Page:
Mechanisms and modeling of wound repair in the intestinal epithelium
Boger, K. D., Sheridan, A. E., Ziegler, A. L., & Blikslager, A. T. (2022, June 13). TISSUE BARRIERS.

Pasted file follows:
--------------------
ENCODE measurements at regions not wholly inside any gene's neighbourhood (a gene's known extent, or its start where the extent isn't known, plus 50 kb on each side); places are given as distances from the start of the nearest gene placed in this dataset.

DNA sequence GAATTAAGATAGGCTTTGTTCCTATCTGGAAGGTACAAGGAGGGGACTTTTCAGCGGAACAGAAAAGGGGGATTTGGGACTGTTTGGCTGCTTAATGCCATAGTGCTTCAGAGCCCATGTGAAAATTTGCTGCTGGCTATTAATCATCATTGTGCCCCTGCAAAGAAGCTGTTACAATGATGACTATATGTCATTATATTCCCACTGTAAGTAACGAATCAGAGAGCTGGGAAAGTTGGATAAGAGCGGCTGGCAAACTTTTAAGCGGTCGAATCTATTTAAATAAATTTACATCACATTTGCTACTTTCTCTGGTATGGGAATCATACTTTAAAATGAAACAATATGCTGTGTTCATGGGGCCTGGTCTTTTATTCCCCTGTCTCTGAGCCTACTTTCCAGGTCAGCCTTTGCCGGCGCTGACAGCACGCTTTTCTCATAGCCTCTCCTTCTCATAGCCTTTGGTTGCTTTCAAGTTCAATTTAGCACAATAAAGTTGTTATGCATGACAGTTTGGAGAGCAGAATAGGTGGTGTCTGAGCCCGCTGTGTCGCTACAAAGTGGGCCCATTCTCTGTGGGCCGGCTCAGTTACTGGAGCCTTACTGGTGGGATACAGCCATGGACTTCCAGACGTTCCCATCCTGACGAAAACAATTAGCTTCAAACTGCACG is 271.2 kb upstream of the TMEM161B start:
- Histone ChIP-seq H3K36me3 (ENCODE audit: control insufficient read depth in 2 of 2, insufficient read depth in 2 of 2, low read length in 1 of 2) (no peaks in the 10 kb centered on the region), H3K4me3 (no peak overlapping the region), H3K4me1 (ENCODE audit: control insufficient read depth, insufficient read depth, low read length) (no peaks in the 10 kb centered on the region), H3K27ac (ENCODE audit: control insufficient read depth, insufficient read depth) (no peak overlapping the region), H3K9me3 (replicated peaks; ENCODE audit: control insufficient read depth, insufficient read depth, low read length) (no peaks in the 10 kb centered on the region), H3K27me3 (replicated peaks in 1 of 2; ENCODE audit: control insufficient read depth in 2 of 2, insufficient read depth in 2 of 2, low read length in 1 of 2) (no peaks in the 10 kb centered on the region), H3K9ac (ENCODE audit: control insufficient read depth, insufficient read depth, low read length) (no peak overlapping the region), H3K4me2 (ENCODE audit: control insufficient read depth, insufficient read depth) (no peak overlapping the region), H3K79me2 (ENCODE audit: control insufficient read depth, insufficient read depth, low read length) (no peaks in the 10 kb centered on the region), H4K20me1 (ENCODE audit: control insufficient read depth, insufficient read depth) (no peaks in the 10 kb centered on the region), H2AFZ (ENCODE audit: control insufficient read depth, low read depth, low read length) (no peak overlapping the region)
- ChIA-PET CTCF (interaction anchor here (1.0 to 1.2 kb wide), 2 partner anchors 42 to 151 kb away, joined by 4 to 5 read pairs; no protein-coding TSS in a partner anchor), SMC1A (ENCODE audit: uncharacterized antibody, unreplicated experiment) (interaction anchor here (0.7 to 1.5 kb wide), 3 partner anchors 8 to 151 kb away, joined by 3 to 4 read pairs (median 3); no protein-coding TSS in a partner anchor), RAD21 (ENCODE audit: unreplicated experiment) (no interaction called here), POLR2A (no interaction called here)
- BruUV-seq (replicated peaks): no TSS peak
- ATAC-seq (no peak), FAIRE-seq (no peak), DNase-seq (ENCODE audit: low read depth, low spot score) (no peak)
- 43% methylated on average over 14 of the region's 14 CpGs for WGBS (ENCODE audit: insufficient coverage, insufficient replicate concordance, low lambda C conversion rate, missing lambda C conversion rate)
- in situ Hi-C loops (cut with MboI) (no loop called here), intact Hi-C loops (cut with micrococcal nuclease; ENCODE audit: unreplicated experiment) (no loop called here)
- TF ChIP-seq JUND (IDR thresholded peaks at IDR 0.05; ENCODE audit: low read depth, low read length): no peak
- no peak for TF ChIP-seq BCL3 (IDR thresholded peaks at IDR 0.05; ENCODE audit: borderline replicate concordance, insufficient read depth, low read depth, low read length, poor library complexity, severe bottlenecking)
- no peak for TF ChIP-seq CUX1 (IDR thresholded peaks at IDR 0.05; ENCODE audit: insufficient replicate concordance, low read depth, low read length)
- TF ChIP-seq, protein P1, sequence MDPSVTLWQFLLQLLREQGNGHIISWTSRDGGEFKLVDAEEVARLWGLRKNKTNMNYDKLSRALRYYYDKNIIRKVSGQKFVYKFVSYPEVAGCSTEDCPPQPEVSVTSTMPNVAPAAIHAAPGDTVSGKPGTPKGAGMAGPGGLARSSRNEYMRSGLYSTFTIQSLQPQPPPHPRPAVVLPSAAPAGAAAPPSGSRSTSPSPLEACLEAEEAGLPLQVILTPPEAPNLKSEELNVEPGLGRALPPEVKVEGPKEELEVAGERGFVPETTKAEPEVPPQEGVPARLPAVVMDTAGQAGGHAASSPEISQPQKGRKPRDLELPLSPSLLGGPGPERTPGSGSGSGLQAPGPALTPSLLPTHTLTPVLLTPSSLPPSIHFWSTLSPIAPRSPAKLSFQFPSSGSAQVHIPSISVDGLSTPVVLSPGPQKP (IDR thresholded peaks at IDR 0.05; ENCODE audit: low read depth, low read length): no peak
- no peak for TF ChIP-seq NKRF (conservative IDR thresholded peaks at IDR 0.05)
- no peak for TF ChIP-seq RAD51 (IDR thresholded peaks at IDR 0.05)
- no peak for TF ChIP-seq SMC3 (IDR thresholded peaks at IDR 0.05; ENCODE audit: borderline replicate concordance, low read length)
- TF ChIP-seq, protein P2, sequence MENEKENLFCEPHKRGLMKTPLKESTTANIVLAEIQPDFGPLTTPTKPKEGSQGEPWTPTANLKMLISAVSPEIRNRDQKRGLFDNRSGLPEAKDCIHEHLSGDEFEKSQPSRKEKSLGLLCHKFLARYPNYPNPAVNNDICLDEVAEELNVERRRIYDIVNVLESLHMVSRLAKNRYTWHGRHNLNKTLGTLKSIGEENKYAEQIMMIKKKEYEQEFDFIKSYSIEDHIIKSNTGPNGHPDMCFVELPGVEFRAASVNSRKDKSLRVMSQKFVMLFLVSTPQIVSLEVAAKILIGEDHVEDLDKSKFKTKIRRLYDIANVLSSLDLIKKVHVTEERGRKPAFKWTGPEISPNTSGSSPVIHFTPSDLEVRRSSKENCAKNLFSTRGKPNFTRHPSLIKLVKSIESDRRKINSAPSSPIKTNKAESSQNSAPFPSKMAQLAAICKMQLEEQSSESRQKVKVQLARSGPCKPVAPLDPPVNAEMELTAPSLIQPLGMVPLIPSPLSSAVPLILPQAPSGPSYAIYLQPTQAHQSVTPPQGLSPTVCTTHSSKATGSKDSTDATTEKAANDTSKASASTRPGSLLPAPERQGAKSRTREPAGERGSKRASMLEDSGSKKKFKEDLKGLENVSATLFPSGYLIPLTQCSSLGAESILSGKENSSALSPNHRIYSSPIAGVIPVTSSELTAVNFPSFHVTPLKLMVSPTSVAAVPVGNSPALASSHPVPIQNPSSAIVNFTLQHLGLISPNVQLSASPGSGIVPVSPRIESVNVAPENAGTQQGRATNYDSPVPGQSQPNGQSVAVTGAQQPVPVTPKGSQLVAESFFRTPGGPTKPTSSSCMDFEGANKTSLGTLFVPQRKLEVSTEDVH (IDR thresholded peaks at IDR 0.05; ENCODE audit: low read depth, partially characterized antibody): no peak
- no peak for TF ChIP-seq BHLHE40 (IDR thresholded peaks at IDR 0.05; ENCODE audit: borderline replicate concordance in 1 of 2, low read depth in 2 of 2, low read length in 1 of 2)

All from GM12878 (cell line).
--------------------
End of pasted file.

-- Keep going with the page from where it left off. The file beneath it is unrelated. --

The intestinal epithelial barrier is susceptible to injury from insults, such as ischemia or infectious disease. The epithelium's ability to repair wounded regions is critical to maintaining barrier integrity. Mechanisms of intestinal epithelial repair can be studied with models that recapitulate the in vivo environment. This review focuses on in vitro injury models and intestinal cell lines utilized in such systems. The formation of artificial wounds in a controlled environment allows for the exploration of reparative physiology in cell lines modeling diverse aspects of intestinal physiology. Specifically, the use of intestinal cell lines, IPEC-J2, Caco-2, T-84, HT-29, and IEC-6, to model intestinal epithelium is discussed. Understanding the unique systems available for creating intestinal injury and the differences in monolayers used for in vitro work is essential for designing studies that properly capture relevant physiology for the study of intestinal wound repair.